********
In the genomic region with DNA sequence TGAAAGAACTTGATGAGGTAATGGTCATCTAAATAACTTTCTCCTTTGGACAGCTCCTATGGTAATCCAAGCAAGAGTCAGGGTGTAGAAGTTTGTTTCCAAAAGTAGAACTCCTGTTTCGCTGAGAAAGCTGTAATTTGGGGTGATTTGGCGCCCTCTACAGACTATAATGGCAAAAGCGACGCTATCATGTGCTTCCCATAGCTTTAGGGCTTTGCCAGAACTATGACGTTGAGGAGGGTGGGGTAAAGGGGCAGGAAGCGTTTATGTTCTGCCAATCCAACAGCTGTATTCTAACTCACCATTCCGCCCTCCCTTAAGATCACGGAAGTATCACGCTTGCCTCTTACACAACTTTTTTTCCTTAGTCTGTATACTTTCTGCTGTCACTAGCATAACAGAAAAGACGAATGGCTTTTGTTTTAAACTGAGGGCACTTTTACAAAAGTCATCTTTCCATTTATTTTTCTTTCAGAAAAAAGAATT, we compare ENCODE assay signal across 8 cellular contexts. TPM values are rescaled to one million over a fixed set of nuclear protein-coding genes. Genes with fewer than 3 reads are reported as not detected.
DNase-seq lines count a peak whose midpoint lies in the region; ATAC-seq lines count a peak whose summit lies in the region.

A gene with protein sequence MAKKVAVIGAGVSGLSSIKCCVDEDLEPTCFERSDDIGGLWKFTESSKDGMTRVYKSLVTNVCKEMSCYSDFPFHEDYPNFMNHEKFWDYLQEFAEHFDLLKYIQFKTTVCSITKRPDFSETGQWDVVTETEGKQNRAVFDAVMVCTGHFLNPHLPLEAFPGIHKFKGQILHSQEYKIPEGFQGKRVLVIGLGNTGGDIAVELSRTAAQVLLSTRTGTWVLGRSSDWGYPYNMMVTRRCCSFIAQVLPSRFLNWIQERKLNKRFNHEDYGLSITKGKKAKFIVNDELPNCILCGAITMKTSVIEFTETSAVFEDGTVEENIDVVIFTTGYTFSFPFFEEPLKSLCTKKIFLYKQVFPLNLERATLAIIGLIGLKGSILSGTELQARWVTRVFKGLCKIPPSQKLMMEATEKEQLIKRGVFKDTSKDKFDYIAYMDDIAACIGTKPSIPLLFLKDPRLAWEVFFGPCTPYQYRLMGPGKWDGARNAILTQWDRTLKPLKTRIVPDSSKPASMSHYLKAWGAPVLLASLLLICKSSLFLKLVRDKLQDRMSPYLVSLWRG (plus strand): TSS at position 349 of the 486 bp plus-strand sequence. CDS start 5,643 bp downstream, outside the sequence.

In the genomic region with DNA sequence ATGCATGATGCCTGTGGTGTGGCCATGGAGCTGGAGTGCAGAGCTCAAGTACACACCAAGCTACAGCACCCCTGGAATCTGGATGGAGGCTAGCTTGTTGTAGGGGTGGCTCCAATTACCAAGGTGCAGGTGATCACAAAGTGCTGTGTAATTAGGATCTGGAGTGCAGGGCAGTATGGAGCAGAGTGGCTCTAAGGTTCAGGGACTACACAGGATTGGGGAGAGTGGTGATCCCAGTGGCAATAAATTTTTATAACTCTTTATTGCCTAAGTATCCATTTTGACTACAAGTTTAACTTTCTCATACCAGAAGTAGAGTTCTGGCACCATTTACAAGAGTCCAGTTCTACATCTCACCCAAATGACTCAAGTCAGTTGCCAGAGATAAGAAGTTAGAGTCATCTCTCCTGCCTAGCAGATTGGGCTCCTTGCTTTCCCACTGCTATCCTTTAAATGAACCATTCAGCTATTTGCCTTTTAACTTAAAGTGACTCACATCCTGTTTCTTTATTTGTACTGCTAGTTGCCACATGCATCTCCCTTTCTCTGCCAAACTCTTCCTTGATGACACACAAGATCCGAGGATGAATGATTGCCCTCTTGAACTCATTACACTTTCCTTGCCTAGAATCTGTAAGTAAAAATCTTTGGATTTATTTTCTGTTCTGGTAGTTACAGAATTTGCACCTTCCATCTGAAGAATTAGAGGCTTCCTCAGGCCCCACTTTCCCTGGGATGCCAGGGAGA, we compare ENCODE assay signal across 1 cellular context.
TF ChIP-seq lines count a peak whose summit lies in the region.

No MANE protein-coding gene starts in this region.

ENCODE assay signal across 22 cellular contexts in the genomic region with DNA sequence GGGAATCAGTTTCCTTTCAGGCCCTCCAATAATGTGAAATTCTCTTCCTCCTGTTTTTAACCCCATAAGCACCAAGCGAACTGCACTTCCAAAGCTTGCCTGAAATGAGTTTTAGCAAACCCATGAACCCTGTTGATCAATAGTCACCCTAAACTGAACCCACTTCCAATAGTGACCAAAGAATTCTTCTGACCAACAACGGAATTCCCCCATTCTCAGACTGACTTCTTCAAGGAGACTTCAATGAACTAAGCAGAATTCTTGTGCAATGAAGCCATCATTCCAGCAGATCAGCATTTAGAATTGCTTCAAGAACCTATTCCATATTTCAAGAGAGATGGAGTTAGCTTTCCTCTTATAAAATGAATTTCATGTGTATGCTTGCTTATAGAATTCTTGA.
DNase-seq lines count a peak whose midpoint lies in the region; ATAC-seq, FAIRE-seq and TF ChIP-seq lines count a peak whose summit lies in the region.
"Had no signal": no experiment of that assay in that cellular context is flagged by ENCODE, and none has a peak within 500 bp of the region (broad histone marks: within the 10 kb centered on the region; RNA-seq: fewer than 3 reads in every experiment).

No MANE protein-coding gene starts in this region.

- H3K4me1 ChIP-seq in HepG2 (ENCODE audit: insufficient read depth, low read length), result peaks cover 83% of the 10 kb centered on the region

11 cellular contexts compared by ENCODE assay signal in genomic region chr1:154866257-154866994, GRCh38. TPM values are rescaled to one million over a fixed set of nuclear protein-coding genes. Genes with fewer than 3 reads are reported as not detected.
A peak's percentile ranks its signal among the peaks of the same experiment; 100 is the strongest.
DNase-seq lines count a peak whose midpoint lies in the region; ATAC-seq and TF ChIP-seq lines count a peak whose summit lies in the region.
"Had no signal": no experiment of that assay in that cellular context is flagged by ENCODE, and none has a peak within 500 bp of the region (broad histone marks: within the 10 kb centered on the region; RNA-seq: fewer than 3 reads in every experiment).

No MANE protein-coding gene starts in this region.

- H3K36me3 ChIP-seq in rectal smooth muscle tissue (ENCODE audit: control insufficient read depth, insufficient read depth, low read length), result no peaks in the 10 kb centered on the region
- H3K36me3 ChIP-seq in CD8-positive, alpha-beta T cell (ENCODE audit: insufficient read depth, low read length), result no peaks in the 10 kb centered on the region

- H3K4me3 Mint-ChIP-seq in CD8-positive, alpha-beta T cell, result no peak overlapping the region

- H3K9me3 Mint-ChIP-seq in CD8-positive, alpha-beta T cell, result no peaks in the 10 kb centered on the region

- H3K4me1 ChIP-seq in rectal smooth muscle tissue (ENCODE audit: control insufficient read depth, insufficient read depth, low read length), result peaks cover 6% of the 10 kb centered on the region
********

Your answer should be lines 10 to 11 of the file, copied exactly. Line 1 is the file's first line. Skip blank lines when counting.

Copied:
No MANE protein-coding gene starts in this region.

- H3K4me1 ChIP-seq in HepG2 (ENCODE audit: insufficient read depth, low read length), result peaks cover 83% of the 10 kb centered on the region